Next, it would be wise for you to speak to an inexperienced family law attorney immediately. This is especially true if a temporary restraining order has been issued against you by the judge. A temporary restraining order prevents you from doing certain things otherwise might find be extremely commonplace. As a result, you do not want to run a couple of orders. At the same time, you must get to work and do other things that our responsibilities of yours. By speaking with an experienced family law attorney, you can learn what is permitted by the order and what is not. That way you can live your life as well as possible while you wait for the temporary protective orders hearing. 

Whether you retain an attorney for your temporary orders hearing or not, you should go to the hearing at the date and time listed on the notice. Simply put, if you do not go to the hearing then your spouse or significant other can submit any requests here she wants to the judge and likely have those requests granted. These are orders that can profoundly impact your life, your relationship with your children, and your money. It is much better to have a say so in that hearing rather than to ignore it and not attend. This is true whether you agree with what is included in the motion for a protective order or whether you disagree with all of it.

If you have been served with a temporary restraining order then you need to look through the temporary restraining order carefully and understand that no matter if you disagree with portions of it, you still need to follow the instructions included in the order. A judge has signed their name to that order which carries with it significant penalties for violation. You can be held in contempt of court if you do not obey the order. That means you can be fined or even jailed for violations of the order. Your violations of this order can also be used as evidence against you in a temporary protective order hearing.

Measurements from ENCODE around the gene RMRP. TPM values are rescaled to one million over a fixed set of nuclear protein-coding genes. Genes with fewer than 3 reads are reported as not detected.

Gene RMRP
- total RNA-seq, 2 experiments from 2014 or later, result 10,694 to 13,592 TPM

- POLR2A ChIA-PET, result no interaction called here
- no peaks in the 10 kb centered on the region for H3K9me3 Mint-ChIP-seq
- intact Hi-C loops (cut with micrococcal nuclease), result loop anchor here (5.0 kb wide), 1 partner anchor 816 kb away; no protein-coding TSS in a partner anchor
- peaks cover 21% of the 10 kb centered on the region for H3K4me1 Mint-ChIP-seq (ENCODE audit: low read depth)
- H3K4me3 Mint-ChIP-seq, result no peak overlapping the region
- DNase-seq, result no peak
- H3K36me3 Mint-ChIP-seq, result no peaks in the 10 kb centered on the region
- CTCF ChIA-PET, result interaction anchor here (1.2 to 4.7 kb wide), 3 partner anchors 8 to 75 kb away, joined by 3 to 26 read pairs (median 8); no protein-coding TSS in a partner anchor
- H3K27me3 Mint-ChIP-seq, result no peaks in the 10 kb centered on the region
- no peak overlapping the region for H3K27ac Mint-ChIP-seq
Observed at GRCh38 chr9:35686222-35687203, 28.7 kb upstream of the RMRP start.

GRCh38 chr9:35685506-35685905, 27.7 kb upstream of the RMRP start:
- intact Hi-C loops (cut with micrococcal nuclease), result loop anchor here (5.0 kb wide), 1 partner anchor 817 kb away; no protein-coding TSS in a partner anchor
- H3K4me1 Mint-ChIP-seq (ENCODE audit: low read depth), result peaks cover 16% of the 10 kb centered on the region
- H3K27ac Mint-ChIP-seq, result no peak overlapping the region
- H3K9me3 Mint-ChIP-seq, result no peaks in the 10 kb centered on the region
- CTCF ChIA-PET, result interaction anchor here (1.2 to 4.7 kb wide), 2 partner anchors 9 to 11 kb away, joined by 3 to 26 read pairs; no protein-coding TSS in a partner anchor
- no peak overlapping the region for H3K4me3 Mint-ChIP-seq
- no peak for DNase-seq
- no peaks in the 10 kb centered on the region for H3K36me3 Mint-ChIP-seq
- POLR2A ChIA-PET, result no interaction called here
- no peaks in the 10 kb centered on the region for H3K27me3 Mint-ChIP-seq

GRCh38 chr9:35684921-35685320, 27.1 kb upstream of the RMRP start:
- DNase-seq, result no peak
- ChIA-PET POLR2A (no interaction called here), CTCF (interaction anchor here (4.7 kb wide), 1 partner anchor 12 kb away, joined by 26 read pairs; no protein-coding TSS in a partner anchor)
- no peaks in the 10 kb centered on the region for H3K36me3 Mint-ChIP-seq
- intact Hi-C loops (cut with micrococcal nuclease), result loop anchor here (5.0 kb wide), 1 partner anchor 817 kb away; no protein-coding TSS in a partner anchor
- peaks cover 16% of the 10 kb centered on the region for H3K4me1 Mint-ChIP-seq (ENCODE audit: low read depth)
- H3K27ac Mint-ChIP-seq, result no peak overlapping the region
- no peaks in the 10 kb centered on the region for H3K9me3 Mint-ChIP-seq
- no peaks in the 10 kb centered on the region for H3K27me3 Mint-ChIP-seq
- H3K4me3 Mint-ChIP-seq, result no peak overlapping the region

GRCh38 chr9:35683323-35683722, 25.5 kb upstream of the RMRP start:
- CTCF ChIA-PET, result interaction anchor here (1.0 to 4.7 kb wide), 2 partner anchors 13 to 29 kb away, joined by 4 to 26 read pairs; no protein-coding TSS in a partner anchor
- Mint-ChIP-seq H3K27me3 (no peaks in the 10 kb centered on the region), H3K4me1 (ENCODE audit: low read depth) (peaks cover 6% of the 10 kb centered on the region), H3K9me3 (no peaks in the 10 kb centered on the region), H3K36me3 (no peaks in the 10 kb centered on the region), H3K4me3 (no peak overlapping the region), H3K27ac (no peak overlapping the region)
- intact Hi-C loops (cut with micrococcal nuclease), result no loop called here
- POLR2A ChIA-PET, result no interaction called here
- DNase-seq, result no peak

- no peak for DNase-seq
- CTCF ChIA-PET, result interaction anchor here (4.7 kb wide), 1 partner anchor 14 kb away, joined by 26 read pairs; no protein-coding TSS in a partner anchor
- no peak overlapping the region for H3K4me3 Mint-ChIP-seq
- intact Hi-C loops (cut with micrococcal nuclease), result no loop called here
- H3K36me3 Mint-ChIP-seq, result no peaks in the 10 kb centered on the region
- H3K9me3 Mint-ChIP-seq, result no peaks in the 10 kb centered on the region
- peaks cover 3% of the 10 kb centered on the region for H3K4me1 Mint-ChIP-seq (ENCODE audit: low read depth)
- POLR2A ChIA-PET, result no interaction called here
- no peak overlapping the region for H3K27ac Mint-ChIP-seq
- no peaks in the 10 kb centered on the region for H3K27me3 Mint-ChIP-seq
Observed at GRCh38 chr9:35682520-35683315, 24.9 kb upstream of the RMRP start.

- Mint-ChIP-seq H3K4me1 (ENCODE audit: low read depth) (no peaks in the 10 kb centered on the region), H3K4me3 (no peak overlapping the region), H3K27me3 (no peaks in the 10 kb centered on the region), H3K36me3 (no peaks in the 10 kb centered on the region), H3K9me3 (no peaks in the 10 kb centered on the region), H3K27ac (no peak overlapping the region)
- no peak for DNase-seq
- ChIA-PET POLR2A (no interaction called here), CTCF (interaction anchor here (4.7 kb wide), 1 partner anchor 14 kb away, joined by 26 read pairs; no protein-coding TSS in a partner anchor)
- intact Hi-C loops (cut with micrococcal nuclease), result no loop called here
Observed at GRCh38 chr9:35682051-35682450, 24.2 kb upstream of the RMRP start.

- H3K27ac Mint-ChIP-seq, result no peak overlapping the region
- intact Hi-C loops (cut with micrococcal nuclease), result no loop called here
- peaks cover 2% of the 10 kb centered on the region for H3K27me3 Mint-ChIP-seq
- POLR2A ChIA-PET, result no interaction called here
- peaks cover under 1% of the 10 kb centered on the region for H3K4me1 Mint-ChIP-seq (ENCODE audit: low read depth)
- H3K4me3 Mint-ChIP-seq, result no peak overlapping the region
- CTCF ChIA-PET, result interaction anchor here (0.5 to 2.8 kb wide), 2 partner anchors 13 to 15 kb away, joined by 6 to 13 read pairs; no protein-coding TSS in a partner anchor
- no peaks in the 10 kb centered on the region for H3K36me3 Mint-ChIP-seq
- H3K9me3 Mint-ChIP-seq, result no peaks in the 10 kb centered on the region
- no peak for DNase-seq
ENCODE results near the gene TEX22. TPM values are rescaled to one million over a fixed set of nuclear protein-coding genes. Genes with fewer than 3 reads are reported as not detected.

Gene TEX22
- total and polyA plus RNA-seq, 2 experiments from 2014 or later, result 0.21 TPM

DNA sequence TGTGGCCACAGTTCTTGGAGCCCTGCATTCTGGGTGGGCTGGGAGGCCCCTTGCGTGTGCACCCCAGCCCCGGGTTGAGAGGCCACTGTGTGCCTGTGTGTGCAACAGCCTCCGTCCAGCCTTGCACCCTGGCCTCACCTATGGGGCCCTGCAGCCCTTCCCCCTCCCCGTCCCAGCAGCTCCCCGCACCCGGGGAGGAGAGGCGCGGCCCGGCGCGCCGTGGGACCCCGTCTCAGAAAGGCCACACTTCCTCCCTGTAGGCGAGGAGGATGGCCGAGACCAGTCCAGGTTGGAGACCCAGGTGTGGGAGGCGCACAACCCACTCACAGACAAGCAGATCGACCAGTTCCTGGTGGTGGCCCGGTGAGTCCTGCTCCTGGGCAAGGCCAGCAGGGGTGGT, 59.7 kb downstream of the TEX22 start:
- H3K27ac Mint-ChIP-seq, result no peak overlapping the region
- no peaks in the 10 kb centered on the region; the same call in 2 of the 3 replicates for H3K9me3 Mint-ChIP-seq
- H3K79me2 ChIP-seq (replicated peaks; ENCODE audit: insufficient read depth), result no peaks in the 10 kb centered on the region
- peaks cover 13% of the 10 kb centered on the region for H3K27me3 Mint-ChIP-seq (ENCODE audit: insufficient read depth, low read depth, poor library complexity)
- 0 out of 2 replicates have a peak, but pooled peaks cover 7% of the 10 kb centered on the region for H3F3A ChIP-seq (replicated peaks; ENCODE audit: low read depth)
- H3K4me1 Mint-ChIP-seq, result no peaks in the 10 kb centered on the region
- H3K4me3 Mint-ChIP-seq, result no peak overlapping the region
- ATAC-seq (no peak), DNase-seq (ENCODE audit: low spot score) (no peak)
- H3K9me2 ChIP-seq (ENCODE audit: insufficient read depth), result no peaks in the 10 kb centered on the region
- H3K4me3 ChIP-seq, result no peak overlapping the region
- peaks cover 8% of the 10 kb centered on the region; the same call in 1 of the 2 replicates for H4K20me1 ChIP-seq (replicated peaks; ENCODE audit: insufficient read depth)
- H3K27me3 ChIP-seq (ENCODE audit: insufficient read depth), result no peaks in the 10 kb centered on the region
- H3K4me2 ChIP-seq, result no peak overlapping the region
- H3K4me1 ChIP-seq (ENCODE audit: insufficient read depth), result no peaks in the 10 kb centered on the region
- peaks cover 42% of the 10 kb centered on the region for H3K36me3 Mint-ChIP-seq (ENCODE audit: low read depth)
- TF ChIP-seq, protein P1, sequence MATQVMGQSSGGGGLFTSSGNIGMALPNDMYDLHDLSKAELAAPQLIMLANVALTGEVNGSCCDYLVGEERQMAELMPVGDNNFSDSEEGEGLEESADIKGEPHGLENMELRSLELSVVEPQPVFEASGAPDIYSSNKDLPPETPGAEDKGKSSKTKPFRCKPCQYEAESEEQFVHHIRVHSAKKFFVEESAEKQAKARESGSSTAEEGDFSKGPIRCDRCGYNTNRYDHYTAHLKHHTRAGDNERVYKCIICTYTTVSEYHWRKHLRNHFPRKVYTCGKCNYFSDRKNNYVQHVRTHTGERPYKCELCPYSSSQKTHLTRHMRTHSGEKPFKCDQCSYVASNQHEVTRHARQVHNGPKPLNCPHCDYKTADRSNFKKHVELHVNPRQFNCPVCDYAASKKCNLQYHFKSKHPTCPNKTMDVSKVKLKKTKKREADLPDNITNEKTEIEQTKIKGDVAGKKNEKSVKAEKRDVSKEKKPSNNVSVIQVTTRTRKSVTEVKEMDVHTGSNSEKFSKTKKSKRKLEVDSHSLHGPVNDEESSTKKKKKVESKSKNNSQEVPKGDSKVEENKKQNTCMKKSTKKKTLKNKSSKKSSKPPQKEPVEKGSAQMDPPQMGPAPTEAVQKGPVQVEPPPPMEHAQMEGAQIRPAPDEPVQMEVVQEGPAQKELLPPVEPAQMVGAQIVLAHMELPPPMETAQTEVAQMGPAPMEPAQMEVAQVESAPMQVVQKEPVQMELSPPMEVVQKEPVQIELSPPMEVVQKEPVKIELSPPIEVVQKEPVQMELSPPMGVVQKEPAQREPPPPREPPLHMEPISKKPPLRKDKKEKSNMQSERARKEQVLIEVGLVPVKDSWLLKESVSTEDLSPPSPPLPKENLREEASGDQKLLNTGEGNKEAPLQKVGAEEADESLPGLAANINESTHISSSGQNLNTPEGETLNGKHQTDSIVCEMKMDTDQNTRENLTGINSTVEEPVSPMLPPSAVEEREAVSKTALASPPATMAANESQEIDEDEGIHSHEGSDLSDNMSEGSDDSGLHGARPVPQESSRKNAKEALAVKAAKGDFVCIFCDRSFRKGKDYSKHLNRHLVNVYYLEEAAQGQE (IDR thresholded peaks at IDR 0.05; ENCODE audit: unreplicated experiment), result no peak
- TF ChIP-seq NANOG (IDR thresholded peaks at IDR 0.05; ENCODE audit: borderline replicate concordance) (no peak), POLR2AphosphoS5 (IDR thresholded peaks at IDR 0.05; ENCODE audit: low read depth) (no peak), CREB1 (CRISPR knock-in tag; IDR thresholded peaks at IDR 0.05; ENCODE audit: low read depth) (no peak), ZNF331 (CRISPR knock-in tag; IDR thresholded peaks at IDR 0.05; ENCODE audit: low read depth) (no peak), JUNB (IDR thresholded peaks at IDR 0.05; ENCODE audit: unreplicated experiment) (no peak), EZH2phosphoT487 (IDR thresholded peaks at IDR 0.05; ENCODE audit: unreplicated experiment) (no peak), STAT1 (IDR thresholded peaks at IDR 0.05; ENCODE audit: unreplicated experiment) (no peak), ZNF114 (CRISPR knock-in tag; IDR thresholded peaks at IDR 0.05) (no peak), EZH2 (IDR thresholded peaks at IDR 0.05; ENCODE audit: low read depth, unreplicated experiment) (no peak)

What can you expect at the temporary orders hearing?

Although it is called the hearing, a temporary protective order hearing amounts to a mini-trial. In this setting, a judge will take testimony from you, your opposing party, and any witnesses who have something relevant to add to the hearing. Documentary evidence and other types of evidence will be submitted to a judge to take into consideration in addition to any of your testimony. Objections will be heard on the evidence that is attempted to be submitted and the judge will make rulings. Once all evidence has been offered and admitted into the record the judge will make a consideration and issue a ruling on the request for a protective order.